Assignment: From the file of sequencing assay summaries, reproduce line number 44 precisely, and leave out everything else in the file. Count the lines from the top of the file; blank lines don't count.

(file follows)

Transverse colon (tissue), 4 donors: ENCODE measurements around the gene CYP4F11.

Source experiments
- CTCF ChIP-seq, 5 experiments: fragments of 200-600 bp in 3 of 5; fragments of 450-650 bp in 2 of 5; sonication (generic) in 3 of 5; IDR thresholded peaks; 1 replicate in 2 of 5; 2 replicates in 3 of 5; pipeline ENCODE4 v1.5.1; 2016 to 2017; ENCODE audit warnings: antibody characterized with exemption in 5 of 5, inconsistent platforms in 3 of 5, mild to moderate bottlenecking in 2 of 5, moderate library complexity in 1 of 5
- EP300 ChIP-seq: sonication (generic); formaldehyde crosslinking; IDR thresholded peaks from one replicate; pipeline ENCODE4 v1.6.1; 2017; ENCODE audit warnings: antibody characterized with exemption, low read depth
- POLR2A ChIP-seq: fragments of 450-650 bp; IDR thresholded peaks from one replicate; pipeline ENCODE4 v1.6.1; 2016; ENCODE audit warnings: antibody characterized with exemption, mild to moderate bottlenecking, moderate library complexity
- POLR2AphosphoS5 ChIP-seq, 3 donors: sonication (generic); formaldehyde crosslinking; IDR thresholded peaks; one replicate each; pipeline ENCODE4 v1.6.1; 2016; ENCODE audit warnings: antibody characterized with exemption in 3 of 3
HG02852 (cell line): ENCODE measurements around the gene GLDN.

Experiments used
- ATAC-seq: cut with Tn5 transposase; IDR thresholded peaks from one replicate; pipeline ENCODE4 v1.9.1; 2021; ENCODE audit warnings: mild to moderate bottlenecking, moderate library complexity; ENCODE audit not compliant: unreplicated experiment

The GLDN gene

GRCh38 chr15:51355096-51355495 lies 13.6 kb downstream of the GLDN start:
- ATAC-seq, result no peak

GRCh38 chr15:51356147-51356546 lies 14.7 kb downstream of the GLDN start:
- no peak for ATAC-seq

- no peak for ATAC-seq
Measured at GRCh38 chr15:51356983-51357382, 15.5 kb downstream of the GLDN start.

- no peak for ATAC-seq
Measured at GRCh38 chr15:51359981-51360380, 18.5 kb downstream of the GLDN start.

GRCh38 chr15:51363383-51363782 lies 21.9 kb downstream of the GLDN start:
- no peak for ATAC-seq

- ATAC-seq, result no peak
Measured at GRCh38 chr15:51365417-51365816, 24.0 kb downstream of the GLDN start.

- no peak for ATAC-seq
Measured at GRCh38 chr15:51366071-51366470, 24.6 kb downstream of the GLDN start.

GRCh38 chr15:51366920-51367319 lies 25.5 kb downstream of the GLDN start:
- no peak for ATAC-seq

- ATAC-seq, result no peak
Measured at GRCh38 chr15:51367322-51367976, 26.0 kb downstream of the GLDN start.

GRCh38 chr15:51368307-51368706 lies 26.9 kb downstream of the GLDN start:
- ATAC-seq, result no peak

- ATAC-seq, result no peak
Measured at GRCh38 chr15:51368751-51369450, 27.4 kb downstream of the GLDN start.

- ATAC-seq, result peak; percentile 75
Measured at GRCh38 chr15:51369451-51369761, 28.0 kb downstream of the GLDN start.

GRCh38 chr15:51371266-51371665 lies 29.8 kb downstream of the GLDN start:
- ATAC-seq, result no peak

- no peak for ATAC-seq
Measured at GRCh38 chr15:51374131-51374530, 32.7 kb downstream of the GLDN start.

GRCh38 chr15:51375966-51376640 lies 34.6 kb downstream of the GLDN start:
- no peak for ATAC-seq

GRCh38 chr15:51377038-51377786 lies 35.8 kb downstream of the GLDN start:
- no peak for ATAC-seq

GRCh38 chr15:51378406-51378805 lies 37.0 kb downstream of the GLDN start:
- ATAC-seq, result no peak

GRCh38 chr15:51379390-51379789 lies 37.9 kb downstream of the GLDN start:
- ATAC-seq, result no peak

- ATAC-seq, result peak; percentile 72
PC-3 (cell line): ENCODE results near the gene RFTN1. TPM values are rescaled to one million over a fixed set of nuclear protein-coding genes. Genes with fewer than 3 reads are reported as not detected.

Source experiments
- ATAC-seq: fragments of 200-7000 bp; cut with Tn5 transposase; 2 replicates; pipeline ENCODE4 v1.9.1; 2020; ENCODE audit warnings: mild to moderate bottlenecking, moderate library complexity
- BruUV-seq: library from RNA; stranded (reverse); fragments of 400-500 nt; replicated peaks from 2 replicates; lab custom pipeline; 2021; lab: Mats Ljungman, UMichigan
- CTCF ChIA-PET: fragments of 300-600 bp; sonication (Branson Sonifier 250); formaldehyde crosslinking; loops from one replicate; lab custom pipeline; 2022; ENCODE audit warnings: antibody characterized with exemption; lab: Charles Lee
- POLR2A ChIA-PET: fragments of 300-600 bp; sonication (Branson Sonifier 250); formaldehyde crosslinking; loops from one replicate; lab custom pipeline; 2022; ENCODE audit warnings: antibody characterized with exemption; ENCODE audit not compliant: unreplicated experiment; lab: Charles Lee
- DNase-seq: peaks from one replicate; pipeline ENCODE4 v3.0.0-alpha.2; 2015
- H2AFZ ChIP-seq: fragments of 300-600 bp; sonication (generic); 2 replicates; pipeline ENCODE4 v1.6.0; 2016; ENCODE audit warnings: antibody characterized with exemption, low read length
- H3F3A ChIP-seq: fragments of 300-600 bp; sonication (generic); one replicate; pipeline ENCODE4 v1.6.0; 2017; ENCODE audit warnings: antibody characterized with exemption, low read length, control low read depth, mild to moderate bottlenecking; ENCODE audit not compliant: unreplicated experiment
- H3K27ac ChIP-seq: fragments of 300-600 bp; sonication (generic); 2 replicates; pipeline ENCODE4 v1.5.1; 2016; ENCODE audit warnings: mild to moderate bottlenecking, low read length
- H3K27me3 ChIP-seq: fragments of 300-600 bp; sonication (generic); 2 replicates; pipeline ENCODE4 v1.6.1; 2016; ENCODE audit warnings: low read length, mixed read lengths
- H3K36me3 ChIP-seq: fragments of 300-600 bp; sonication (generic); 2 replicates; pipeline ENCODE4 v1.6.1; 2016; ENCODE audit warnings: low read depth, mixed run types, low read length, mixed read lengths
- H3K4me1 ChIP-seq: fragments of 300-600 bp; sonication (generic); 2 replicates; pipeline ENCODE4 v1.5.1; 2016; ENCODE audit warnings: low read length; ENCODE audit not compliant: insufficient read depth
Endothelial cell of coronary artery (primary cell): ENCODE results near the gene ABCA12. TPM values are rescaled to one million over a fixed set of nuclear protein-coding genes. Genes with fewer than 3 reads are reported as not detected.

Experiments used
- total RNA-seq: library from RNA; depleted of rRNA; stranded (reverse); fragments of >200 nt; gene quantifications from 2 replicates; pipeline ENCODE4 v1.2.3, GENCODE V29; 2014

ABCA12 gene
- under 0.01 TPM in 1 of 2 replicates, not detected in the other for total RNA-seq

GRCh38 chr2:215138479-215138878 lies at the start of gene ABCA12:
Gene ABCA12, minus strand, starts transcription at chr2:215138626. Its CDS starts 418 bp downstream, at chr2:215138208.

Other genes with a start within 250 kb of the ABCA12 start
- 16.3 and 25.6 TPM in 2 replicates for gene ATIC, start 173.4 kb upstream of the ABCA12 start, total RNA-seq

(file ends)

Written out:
- ATAC-seq, result no peak